The DNA Plug-in for a server assigns a range of available numbers that that instance can issue. The range definition is very simple and is set by two attributes: the server's next available number (the low end of the range) and its maximum value (the top end of the range). The initial bottom range is set when the plug-in instance is configured. After that, the bottom value is updated by the plug-in. By breaking the available numbers into separate ranges on each replica, the servers can all continually assign numbers without overlapping with each other.

7.4.1.2. Ranges and Assigning Numbers

There are several different ways that the Directory Server can handle generating attribute values:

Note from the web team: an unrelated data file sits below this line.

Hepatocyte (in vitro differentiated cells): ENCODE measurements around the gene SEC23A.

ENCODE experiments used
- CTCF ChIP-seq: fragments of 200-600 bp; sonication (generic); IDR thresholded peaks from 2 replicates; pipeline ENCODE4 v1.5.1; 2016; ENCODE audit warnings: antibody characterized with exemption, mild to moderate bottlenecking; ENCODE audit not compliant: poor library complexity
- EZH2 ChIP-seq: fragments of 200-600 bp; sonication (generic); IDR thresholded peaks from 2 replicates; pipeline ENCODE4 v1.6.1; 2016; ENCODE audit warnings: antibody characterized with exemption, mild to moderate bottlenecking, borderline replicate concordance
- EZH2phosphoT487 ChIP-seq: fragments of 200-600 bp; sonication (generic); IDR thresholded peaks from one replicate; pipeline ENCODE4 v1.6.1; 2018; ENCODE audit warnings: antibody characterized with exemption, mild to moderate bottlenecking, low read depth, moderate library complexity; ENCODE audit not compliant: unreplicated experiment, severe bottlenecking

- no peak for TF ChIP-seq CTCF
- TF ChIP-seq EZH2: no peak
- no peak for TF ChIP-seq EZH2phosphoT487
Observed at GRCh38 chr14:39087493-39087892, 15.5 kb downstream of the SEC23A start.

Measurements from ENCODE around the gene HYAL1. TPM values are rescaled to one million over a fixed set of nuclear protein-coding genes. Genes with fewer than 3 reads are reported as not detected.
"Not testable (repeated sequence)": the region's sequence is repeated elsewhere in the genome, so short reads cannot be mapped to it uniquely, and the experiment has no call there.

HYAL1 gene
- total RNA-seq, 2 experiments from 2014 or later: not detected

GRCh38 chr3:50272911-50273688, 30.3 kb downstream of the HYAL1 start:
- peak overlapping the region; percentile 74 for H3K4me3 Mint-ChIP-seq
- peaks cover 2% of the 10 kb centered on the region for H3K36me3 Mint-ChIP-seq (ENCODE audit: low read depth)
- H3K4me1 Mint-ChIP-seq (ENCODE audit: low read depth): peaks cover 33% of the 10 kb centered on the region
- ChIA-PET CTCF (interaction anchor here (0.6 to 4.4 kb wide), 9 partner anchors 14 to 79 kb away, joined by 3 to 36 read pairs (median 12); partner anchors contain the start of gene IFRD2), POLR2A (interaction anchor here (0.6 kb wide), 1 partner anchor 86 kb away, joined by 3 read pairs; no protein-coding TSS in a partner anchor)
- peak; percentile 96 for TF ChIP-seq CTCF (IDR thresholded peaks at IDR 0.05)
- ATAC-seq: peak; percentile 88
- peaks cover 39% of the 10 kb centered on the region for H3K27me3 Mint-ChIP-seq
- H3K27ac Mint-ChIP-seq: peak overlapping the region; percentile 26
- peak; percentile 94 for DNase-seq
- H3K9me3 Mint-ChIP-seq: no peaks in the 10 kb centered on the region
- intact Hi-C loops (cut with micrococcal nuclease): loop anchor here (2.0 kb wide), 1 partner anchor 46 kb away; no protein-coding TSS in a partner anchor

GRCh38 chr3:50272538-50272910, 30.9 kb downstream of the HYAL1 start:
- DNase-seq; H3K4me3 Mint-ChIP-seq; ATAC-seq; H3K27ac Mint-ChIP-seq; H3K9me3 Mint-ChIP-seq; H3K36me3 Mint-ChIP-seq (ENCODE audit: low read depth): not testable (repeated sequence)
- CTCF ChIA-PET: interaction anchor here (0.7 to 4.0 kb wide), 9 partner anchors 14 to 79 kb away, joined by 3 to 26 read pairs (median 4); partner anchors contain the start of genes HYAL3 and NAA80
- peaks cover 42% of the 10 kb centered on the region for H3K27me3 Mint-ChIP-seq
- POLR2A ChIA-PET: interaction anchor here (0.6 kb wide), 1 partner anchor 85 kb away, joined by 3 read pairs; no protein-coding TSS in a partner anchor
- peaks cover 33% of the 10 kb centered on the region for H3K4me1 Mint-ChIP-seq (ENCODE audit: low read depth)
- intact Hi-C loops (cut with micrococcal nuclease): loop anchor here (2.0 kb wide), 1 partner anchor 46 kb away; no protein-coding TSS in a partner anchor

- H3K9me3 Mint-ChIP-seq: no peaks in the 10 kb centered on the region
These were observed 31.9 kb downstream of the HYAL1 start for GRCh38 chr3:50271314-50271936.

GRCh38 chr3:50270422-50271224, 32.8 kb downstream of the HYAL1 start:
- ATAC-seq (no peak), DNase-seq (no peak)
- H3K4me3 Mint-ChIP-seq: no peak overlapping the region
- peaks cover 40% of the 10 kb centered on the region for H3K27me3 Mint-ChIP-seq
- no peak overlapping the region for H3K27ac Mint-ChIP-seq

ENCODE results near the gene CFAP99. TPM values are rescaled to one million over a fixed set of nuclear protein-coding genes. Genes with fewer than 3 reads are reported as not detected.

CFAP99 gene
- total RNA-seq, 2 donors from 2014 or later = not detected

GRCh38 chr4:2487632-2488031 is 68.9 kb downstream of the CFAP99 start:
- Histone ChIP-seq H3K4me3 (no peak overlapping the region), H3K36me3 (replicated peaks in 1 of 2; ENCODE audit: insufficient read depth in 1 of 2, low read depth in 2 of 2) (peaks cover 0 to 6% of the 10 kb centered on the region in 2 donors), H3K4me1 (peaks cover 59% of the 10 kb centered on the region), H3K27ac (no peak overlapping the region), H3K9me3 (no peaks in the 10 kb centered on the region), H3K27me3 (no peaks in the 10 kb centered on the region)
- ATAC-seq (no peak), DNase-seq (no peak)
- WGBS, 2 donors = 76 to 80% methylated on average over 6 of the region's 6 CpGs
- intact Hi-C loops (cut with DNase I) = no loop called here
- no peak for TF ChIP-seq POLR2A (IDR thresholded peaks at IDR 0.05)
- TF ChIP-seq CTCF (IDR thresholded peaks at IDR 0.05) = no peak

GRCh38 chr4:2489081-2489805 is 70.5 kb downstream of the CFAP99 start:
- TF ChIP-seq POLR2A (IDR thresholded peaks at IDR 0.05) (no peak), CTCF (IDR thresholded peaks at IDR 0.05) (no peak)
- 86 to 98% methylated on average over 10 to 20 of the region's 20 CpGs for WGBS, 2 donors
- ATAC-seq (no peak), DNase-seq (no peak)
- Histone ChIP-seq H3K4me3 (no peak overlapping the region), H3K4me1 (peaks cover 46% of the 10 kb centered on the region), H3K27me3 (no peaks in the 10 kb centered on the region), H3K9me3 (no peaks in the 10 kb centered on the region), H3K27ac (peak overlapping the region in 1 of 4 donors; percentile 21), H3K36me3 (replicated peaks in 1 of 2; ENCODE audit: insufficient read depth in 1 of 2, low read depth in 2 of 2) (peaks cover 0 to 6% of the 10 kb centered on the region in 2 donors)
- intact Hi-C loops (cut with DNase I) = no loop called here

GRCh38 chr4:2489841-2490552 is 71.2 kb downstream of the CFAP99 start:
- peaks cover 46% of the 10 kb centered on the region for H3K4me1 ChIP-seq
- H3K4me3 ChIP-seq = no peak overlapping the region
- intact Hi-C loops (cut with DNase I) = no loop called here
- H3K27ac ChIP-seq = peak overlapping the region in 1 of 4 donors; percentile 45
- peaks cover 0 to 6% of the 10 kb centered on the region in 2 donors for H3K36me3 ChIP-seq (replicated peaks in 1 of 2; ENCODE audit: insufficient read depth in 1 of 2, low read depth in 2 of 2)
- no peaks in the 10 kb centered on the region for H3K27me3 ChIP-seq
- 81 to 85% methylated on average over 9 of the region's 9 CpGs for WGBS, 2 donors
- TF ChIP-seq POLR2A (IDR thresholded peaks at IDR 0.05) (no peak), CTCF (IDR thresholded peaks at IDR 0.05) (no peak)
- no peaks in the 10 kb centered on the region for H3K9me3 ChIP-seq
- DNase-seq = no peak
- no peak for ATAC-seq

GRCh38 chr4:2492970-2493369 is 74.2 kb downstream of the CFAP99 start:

• In the simplest case, a user entry is added to the directory with an object class which requires the unique-number attribute, but without the attribute present. Adding an entry with no value for the managed attribute triggers the DNA Plug-in to assign a value. This option only works if the DNA Plug-in has been configured to assign unique values to a single attribute.
  • A similar and more manageable option is to use a magic number. This magic number is a template value for the managed attribute, something outside the server's range, a number or even a word, that the plug-in recognizes it needs to replace with a new assigned value. When an entry is added with the magic value and the entry is within the scope and filter of the configured DNA Plug-in, then using the magic number automatically triggers the plug-in to generate a new value. The following example, based on using ldapmodify, adds 0 as a magic number: